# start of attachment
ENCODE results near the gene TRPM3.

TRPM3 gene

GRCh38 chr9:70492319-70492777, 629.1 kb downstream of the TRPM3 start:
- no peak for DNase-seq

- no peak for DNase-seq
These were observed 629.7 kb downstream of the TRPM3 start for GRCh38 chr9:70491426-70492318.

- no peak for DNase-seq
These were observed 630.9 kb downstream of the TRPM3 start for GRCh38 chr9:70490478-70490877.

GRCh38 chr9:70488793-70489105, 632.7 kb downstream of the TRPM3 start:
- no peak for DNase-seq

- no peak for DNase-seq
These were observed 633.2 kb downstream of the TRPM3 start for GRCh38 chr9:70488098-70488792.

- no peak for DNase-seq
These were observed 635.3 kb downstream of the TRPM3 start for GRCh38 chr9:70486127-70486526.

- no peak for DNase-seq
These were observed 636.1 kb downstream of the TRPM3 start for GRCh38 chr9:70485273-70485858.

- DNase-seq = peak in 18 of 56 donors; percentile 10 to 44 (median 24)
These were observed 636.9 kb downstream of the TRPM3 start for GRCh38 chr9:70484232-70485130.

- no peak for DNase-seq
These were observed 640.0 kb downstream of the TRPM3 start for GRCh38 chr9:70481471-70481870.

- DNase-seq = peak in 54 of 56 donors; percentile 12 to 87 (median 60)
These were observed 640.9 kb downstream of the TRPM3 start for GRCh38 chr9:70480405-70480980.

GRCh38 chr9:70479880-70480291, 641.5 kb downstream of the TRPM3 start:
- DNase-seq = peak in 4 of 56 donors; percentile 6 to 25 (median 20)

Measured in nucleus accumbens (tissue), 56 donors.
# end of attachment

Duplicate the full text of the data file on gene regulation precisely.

ENCODE results near the gene TRPM3.

TRPM3 gene

GRCh38 chr9:70492319-70492777, 629.1 kb downstream of the TRPM3 start:
- no peak for DNase-seq

- no peak for DNase-seq
These were observed 629.7 kb downstream of the TRPM3 start for GRCh38 chr9:70491426-70492318.

- no peak for DNase-seq
These were observed 630.9 kb downstream of the TRPM3 start for GRCh38 chr9:70490478-70490877.

GRCh38 chr9:70488793-70489105, 632.7 kb downstream of the TRPM3 start:
- no peak for DNase-seq

- no peak for DNase-seq
These were observed 633.2 kb downstream of the TRPM3 start for GRCh38 chr9:70488098-70488792.

- no peak for DNase-seq
These were observed 635.3 kb downstream of the TRPM3 start for GRCh38 chr9:70486127-70486526.

- no peak for DNase-seq
These were observed 636.1 kb downstream of the TRPM3 start for GRCh38 chr9:70485273-70485858.

- DNase-seq = peak in 18 of 56 donors; percentile 10 to 44 (median 24)
These were observed 636.9 kb downstream of the TRPM3 start for GRCh38 chr9:70484232-70485130.

- no peak for DNase-seq
These were observed 640.0 kb downstream of the TRPM3 start for GRCh38 chr9:70481471-70481870.

- DNase-seq = peak in 54 of 56 donors; percentile 12 to 87 (median 60)
These were observed 640.9 kb downstream of the TRPM3 start for GRCh38 chr9:70480405-70480980.

GRCh38 chr9:70479880-70480291, 641.5 kb downstream of the TRPM3 start:
- DNase-seq = peak in 4 of 56 donors; percentile 6 to 25 (median 20)

Measured in nucleus accumbens (tissue), 56 donors.